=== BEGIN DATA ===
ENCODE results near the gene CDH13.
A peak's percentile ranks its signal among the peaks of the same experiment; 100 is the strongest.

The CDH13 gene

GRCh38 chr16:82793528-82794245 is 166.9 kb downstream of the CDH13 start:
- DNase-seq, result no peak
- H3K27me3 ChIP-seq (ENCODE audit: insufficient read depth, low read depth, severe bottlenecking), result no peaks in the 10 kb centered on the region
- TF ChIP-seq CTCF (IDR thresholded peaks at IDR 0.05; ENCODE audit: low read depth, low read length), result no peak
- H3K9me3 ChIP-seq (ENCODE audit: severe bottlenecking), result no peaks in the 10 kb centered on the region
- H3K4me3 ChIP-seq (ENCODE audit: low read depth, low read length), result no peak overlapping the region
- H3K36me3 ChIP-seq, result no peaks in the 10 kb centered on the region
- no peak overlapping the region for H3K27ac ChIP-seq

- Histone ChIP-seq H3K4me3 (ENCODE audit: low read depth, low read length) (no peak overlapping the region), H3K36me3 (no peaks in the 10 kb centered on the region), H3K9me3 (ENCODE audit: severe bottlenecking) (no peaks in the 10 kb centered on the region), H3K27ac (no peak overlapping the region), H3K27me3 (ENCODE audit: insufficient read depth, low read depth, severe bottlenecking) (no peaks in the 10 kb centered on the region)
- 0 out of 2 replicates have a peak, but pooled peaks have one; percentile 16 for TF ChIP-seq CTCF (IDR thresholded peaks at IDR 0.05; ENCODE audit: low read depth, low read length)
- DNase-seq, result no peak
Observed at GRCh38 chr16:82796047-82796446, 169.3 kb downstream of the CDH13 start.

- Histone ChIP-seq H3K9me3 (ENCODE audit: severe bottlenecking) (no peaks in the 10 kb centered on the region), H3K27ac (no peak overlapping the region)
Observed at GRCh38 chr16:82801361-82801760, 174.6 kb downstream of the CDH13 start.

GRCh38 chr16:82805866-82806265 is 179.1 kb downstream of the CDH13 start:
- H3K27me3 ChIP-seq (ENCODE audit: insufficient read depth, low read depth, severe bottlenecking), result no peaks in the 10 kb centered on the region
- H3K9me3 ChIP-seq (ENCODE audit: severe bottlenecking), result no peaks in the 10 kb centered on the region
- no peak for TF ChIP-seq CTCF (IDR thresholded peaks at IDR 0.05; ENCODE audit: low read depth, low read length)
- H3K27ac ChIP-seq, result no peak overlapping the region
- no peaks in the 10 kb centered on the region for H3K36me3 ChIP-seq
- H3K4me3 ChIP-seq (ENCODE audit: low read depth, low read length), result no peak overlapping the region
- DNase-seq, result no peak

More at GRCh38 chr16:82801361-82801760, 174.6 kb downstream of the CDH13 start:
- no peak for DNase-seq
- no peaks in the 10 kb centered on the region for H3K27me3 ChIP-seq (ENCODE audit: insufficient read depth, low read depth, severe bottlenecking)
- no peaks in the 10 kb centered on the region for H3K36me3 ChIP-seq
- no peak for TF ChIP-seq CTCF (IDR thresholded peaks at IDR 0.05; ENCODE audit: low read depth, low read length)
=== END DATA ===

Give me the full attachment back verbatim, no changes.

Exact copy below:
ENCODE results near the gene CDH13.
A peak's percentile ranks its signal among the peaks of the same experiment; 100 is the strongest.

The CDH13 gene

GRCh38 chr16:82793528-82794245 is 166.9 kb downstream of the CDH13 start:
- DNase-seq, result no peak
- H3K27me3 ChIP-seq (ENCODE audit: insufficient read depth, low read depth, severe bottlenecking), result no peaks in the 10 kb centered on the region
- TF ChIP-seq CTCF (IDR thresholded peaks at IDR 0.05; ENCODE audit: low read depth, low read length), result no peak
- H3K9me3 ChIP-seq (ENCODE audit: severe bottlenecking), result no peaks in the 10 kb centered on the region
- H3K4me3 ChIP-seq (ENCODE audit: low read depth, low read length), result no peak overlapping the region
- H3K36me3 ChIP-seq, result no peaks in the 10 kb centered on the region
- no peak overlapping the region for H3K27ac ChIP-seq

- Histone ChIP-seq H3K4me3 (ENCODE audit: low read depth, low read length) (no peak overlapping the region), H3K36me3 (no peaks in the 10 kb centered on the region), H3K9me3 (ENCODE audit: severe bottlenecking) (no peaks in the 10 kb centered on the region), H3K27ac (no peak overlapping the region), H3K27me3 (ENCODE audit: insufficient read depth, low read depth, severe bottlenecking) (no peaks in the 10 kb centered on the region)
- 0 out of 2 replicates have a peak, but pooled peaks have one; percentile 16 for TF ChIP-seq CTCF (IDR thresholded peaks at IDR 0.05; ENCODE audit: low read depth, low read length)
- DNase-seq, result no peak
Observed at GRCh38 chr16:82796047-82796446, 169.3 kb downstream of the CDH13 start.

- Histone ChIP-seq H3K9me3 (ENCODE audit: severe bottlenecking) (no peaks in the 10 kb centered on the region), H3K27ac (no peak overlapping the region)
Observed at GRCh38 chr16:82801361-82801760, 174.6 kb downstream of the CDH13 start.

GRCh38 chr16:82805866-82806265 is 179.1 kb downstream of the CDH13 start:
- H3K27me3 ChIP-seq (ENCODE audit: insufficient read depth, low read depth, severe bottlenecking), result no peaks in the 10 kb centered on the region
- H3K9me3 ChIP-seq (ENCODE audit: severe bottlenecking), result no peaks in the 10 kb centered on the region
- no peak for TF ChIP-seq CTCF (IDR thresholded peaks at IDR 0.05; ENCODE audit: low read depth, low read length)
- H3K27ac ChIP-seq, result no peak overlapping the region
- no peaks in the 10 kb centered on the region for H3K36me3 ChIP-seq
- H3K4me3 ChIP-seq (ENCODE audit: low read depth, low read length), result no peak overlapping the region
- DNase-seq, result no peak

More at GRCh38 chr16:82801361-82801760, 174.6 kb downstream of the CDH13 start:
- no peak for DNase-seq
- no peaks in the 10 kb centered on the region for H3K27me3 ChIP-seq (ENCODE audit: insufficient read depth, low read depth, severe bottlenecking)
- no peaks in the 10 kb centered on the region for H3K36me3 ChIP-seq
- no peak for TF ChIP-seq CTCF (IDR thresholded peaks at IDR 0.05; ENCODE audit: low read depth, low read length)